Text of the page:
As the presidential election heats up, you’ll hear crazy men and women shouting about lots of hot-button social issues. (We pretty much guarantee it.) You’ll also hear some less entertaining talk about taxes. It’s not as sexy, but it’s definitely important.
Without further ado, then, here are the most important tax issues you should be aware of this time around. No bias, we promise – just the facts.
Issue #1: Income Tax vs. Fair Tax
The “Fair Tax” is a national sales tax that would replace your income taxes. That’s right – you’d just pay a little of your taxes with every item you bought, and then there would be no need for “tax time.” In theory, the ”Fair Tax” would require both the poor and the rich to pay the same amount of sales tax on their purchases, which would obviously increase the tax burden on the poor. You can read more about the Fair Tax here.
Issue #2: The “Flat” Tax
The flat tax means that all Americans would owe the same percentage of their income at tax time, once they’ve paid an established amount known as a deductible. In plain English: Everyone – rich and poor – would have to pay 15 percent of their total income (or 25 percent, or whatever), no matter how much they made. Of course, this would make the tax code much simpler! But it would also mean that taxpayers would lose personal deductions (mortgage interest, healthcare, etc.) And it would also mean that the rich would not have to pay a higher percentage than the poor – a problem for those of us who like our current progressive-rate system.
Issue #3: Tax subsidies used for agriculture
This issue is about corn and wheat, but it’s also about “pork.” Right now, public tax dollars are used to help subsidize the agriculture industry, but some small-government candidates argue that this is wasted government spending (that’s where the pork comes in). Other candidates believe that farmers need the stability of a guaranteed paycheck for their crop. Of course, there’s always the problem of people PRETENDING to be farmers in order to get subsidies.
Issue #4: FICA Tax Rates
FICA is the 15.3 percent of your income that pays for Social Security and Medicare. If you’re employed, you pay half of this tax and your employer pays the other half – but self-employed people have to pay the entire 15.3 percent (the dreaded, crushing “self-employment” tax). This is one issue.
The other issue is the unfair split between Medicare and Social Security. The Medicare portion of FICA is a 2.9 percent tax on your entire income, and that goes for everyone. But the Social Security tax is a 7.65 percent tax (or, for self-employed people, 15.3 percent tax) on ONLY the first $120,000 or so of your income. If you make $120,000 or less, this is quite a sizeable chunk of your salary. But if you make $120 million, you pay exactly the same amount as a less wealthy person: 7.65 percent of your first $120,000.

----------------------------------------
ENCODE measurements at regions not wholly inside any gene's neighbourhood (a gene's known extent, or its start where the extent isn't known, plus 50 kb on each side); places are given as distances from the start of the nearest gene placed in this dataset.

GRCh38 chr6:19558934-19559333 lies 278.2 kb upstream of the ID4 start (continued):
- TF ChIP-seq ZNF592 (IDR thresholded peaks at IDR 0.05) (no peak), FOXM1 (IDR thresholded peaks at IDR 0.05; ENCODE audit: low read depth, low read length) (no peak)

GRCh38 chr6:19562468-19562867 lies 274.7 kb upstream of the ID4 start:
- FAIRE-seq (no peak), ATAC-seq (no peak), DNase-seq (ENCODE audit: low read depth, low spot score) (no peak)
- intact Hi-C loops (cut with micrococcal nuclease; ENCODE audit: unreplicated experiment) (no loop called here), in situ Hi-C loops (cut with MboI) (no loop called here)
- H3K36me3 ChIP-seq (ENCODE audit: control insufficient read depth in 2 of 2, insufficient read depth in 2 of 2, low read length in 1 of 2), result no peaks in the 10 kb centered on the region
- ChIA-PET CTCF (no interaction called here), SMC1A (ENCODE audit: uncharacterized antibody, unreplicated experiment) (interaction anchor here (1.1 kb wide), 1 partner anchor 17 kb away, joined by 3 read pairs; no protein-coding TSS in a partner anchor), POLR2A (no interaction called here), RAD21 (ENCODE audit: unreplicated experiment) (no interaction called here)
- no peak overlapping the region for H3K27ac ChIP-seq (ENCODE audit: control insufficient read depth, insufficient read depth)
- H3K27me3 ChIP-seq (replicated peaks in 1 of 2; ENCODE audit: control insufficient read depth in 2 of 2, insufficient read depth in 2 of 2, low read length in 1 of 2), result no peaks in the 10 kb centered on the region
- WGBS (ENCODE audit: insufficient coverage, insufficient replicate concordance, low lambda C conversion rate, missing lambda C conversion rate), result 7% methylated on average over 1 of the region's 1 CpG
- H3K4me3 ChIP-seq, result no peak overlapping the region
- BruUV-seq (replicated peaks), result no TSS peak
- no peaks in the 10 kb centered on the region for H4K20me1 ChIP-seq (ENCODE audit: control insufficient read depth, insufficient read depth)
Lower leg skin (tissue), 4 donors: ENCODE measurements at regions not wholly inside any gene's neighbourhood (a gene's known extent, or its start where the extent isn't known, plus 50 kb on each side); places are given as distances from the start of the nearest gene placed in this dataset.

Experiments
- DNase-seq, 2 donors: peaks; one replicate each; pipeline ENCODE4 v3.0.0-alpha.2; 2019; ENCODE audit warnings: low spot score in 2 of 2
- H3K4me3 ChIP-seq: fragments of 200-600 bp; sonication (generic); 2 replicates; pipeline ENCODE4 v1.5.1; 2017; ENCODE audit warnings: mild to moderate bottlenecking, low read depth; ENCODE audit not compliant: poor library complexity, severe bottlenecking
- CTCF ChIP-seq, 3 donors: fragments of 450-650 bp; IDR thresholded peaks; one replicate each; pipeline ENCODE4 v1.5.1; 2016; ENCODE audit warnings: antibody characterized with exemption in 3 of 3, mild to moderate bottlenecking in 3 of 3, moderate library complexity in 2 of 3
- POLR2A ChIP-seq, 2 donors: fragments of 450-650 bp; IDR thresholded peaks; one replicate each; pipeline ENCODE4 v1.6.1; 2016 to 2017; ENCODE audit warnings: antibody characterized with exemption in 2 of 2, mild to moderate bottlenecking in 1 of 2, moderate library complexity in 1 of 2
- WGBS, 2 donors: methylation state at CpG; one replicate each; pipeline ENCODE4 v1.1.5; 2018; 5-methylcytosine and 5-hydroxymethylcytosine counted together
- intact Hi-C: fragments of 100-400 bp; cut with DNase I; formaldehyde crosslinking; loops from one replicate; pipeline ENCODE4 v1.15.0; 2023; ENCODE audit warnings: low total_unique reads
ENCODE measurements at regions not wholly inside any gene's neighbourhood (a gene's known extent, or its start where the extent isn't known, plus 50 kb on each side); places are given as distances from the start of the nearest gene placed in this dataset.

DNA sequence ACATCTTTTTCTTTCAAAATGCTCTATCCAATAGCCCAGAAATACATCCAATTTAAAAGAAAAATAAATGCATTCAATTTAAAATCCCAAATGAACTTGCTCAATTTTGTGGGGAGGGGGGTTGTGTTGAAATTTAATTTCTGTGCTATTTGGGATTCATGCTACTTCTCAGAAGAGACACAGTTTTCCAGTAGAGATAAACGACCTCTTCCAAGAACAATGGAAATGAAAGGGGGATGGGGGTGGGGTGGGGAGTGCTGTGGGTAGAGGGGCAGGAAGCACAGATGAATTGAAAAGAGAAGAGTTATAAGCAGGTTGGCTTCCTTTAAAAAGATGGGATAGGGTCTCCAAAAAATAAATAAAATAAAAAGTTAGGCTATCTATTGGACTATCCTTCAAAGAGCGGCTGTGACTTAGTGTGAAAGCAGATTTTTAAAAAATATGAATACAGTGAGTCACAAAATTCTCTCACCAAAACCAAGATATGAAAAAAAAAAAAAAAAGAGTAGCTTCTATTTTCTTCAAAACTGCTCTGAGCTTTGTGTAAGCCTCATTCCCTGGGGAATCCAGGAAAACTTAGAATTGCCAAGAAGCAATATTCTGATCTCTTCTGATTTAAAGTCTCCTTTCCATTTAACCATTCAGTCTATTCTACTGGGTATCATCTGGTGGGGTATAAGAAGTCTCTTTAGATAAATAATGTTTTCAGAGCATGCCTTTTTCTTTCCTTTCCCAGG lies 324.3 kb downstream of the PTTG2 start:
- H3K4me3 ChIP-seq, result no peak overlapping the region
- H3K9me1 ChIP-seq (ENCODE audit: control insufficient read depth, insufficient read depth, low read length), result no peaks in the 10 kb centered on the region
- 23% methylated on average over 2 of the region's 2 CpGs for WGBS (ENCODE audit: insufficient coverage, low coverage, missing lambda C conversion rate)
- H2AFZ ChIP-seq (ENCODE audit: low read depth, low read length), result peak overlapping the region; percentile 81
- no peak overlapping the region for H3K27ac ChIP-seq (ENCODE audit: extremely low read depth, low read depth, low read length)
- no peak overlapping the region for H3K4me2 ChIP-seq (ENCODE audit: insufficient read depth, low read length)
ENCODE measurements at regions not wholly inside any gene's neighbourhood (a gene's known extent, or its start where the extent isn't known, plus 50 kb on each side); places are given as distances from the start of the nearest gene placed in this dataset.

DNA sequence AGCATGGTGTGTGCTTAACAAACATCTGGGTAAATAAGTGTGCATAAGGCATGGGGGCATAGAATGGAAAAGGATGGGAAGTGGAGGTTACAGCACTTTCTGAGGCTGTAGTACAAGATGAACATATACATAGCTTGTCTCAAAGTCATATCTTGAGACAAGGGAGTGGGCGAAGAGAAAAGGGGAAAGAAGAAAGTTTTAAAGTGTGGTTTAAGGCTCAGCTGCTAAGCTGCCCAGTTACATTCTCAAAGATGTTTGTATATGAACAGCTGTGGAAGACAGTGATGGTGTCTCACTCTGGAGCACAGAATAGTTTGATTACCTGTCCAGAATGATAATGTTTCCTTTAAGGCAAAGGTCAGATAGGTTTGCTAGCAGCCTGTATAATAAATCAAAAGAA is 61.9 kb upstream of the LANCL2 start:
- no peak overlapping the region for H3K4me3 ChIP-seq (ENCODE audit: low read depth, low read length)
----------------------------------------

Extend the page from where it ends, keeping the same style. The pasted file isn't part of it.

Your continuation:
Is your head spinning yet? The point is that there’s an unfair distinction between the rich and the poor when it comes to paying for Social Security and Medicare. The poor have to pay a much larger percentage of their income than the rich do. Will that issue get fixed in the 2015 election? We’ll see.
Issue #5: Estate or “Death” Tax
How much should it cost you to die? When you pass away, your estate is subject to a tax that is designed to collect extra money from rich people, who often don’t have to pay taxes on much of their income during their lifetime. Unfortunately, this tax often hits small business owners and farmers especially hard, since the value of their assets exceeds the “no tax” limit. This is an ongoing discussion in presidential elections – even if it is a little ghoulish.
How do these tax issues affect you? And what do you think we should do about them?
If you have any questions about your hot-button tax issues, give us a call at 844-841-9857, or schedule a free consultation here.
A recent article from the Washington Post cites data from 2019, where 1.3% of taxpayers earning one million to five million dollars were audited. Further, only 0.2% of those earning $25,000 to $50,000 were audited. You must understand this is not a personal attack when you receive an audit letter. The IRS has a computer...
In June 2023, the IRS began sending millions of CP14 notices to taxpayers countrywide. Those who receive these statements typically have many questions about what they mean and how to handle them. The Polston Tax Resolution & Accounting professionals are here with the answers you need. What Is an IRS CP14 Notice? An IRS CP14...
In 2022, Americans owe a whopping $120 billion in back taxes, according to the IRS. Now some people owe a year’s worth of taxes and can quickly get back on track. At the same time, others owe years and years’ worth of taxes and face severe consequences for their unpaid taxes. Have you been worried...
Receiving a letter from the IRS or the state can be intimidating, especially if you’re unsure what the notice is for or what to do next. Fortunately, many notices are nothing to worry about and are purely informative. Below, we take a look at everything you need to do — and what not to do...
The Employee Retention Tax Credit (ERC or ERTC) is a tax credit that the United States government introduced as part of the Coronavirus Aid, Relief and Economic Security (CARES) Act. The ERC was meant to help businesses across the country that were feeling the negative impacts of the COVID-19 pandemic. Eligible companies are still able...